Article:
Prosecutors in the corruption case against former Assembly Speaker Sheldon Silver argued Wednesday that statements he made about other corrupt legislators should be admitted at trial to show that he was misleading the public and had criminal intent.
Silver has a November trial scheduled on charges that he received $4 million in fees from law firms generated by developers and a doctor whom he used his legislative clout to help. Those arrangements were not fully described on his state financial disclosures.
In a filing with U.S. District Judge Valerie Caproni, the government said Silver's public claims after the convictions of Assemb. Anthony Seminerio and Sen. Joe Bruno that he fully disclosed all his sources of outside income would show that he knew what the law required, and was knowingly evading it.See alsoRead the complaint vs. Silver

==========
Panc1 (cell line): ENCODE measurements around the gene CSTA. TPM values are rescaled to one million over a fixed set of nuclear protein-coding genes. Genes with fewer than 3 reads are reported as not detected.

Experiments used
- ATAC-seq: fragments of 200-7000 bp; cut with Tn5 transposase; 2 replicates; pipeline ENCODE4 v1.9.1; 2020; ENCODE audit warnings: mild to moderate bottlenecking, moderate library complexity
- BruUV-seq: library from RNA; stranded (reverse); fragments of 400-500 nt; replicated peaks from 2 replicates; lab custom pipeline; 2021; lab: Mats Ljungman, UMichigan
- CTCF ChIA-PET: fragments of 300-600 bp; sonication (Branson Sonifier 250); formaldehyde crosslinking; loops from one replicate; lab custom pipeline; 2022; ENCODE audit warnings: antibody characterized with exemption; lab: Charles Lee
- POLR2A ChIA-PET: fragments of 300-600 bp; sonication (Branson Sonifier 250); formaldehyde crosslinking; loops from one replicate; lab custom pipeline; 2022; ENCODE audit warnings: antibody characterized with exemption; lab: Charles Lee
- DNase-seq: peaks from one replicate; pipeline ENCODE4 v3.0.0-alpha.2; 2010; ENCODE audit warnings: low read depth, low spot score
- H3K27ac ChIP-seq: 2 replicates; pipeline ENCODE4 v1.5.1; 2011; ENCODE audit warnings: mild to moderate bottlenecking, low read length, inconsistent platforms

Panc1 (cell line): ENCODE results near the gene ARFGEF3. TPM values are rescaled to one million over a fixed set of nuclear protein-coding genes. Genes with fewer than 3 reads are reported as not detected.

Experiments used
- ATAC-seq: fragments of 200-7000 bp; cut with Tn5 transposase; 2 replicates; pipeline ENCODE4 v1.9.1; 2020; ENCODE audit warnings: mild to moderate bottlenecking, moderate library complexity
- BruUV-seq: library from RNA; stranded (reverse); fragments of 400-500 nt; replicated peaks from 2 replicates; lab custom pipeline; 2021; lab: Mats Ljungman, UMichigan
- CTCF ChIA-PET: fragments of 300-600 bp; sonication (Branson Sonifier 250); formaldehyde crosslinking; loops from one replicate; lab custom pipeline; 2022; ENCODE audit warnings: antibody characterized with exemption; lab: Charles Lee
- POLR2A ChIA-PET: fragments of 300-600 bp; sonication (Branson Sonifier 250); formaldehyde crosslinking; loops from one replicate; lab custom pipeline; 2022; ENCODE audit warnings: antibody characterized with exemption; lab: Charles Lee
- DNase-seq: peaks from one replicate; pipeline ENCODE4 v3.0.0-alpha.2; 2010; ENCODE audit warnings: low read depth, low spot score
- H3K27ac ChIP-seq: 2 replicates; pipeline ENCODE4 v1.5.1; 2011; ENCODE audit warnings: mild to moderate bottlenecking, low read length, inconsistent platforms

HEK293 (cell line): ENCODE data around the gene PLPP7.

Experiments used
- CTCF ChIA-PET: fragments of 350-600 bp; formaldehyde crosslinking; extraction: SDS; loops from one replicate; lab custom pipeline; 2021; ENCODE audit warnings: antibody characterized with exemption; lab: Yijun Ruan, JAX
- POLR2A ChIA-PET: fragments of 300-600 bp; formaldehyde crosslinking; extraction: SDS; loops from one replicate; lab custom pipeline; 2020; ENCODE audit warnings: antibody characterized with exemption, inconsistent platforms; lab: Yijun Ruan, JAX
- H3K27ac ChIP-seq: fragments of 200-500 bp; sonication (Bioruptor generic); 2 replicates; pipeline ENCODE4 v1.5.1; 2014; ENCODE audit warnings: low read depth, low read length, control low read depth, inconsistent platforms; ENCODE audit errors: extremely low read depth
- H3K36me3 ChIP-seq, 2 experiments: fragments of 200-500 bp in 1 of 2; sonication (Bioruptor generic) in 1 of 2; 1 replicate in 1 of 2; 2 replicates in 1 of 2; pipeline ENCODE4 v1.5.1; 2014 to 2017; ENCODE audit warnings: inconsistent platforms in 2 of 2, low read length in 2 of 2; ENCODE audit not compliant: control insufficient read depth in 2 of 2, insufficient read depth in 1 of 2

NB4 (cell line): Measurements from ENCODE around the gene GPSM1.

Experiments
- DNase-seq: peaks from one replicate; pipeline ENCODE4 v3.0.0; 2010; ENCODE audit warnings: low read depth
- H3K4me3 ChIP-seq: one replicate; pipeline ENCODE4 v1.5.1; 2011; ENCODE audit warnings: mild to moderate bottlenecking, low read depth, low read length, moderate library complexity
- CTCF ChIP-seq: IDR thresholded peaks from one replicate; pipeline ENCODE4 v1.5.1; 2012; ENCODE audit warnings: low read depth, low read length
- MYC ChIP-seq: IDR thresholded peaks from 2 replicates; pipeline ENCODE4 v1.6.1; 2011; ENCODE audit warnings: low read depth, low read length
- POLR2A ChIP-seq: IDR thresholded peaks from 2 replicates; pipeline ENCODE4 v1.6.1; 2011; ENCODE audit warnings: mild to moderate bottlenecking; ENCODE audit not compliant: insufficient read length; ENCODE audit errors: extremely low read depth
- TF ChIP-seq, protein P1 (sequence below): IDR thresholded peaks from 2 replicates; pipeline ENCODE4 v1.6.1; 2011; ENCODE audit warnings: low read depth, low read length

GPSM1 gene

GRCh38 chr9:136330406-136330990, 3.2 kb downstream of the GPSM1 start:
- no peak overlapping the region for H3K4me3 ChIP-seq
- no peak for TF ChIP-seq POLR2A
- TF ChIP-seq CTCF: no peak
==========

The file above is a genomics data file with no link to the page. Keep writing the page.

Silver's defense lawyers have argued that any evidence on other Albany corruption cases risks tarring Silver with guilt by association. The two sides have been exchanging arguments on what evidence should be admitted.
Silver, 71, resigned as speaker after his indictment this year, but continues to serve his Manhattan district in the Assembly.